UMass Boston

Assistant Professor of English Receives Manning Prize for Excellence in Teaching

06/11/2021| Danielle Bilotta

Assistant Professor of English Lauren Bowen has been named UMass Boston’s recipient of the 2021 Manning Prize for Excellence in Teaching.

Assistant Professor of English Lauren Bowen

The Manning Prize, established by UMass Lowell alumni Rob and Donna Manning, is awarded to faculty members from every UMass campus who demonstrate excellence in teaching along with exemplary dedication to students and their campus community.

Bowen, who joined the university in 2015, also directs the Composition Program, in which 65 instructors teach first-year writing to more than 4,000 students each year. Under her leadership, the program has developed a research-informed writing curriculum to develop postsecondary writers’ flexible, adaptable writing knowledge and practices.

During a special Zoom ceremony to honor the Manning Prize recipients, Bowen recognized her colleagues at UMass Boston and gave a special thank you to her fellow Composition Program instructors for their dedication and creativity.

“I’m fortunate to work alongside many colleagues at UMass Boston who set high bars for themselves and strive every day to be better teachers by enacting the practices of inquiry, of mentorship, of listening, and of inter-cultural communication,” she said.

The Manning Prize recognizes the exceptional contributions of a junior faculty member who recently completed the tenure review process. Each faculty member will receive $10,000 awards.

“I believe that all problems in life, no matter what they are, can be solved through higher education. This award is a way for us to give back and to recognize the craft that you all have, which is a very, very special skill,” Manning said. “It is extraordinarily difficult to connect with students and to teach in this remote world that we’re in in the moment. The fact that you’ve been able to continue to impact your students in this remote manner is really inspiring.”

Besides her work in the English Department, Bowen also teaches three volunteer courses for the Osher Lifelong Learning Institute. She encourages students at all levels to become researchers of writing and to “explore what writing is, what it does, how it is learned, and what it can do in the world.”

“I have come to know Professor Bowen as a passionate educator. She is passionate about her students, passionate about her subject area, and passionate about her teaching,” Chancellor Marcelo Suárez-Orozco said. “Clearly in sharing the examples of Dr. Bowen’s work, it is most apparent that she is extremely deserving of this extraordinary award, and she represents and embodies in the ethos and eidos of her practice what it means to be an outstanding faculty member.”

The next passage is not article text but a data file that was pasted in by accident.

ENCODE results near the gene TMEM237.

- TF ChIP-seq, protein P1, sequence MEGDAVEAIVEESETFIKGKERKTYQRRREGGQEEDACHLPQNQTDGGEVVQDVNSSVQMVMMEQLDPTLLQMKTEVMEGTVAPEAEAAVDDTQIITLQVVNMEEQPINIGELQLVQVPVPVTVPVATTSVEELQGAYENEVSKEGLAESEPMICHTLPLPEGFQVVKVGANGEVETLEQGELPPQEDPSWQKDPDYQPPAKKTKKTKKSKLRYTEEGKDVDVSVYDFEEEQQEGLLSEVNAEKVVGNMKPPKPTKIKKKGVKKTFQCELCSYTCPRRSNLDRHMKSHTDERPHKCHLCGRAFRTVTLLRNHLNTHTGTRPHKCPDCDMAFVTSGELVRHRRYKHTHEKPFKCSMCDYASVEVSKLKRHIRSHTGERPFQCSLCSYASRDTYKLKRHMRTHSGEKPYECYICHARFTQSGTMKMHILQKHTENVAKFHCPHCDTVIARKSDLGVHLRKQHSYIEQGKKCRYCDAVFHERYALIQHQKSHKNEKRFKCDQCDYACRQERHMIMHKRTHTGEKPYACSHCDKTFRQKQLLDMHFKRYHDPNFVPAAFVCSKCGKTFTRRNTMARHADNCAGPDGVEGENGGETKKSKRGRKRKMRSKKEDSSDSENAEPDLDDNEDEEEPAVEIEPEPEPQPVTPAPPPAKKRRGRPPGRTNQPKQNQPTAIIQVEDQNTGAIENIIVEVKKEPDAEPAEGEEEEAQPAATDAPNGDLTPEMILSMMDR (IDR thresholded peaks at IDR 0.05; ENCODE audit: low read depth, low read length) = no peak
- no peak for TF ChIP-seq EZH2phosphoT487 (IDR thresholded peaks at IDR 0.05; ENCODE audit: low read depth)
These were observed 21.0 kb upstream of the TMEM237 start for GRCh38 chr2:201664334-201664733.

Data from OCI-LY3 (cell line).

Bowen said she was deeply honored and grateful for the recognition but that it felt surreal to win a teaching prize “in a year that has been an enormous test for educators when at times it feels like teaching is like unicycling in quicksand while juggling.”

“From what I've seen this year, I don’t think it can be overstated, teachers and students have worked incredibly hard to build meaningful connections during a time when for many reasons, we’ve been compelled to distance ourselves from each other,” Bowen said.

“I would like to acknowledge all public educators from pre-school to graduate school at UMass and beyond whose labor provides a much-needed source of stability, of belonging, and of healing in students' lives. It’s my sincerest hope that one of the lessons we all take away from this academic year is about how much depends on the labors and talents of public educators and that all deserve to be celebrated and recognized as I and my fellow honorees are today.”

Other Manning awardees include Anne F. Broadbridge, a professor of history and director of the program in Middle Eastern studies at UMass Amherst; Kiley Medeiros, a clinical assistant professor in nursing at UMass Dartmouth; Stacy Agee Szczesiul, an associate professor of education at UMass Lowell; and Frank J. Domino, a professor of family medicine and community health at UMass Medical School.

“I speak for all of us when I say that we are inspired every day by the connections between our faculty and the students,” UMass President Marty Meehan said. “They're recognized globally for their innovation, their impact, and research. But equally as important as their contributions of discovery and advancement of knowledge is their day-to-day impact on our students. Teaching and mentorship are powerful components of the role of faculty and these incredible faculty members harness talent, curiosity and the ambition to create the leaders of tomorrow.”